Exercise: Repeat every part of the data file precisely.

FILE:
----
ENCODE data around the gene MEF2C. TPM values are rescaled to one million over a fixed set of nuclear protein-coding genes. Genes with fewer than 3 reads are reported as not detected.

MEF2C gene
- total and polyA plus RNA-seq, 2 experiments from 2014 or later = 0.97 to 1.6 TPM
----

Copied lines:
ENCODE data around the gene MEF2C. TPM values are rescaled to one million over a fixed set of nuclear protein-coding genes. Genes with fewer than 3 reads are reported as not detected.

MEF2C gene
- total and polyA plus RNA-seq, 2 experiments from 2014 or later = 0.97 to 1.6 TPM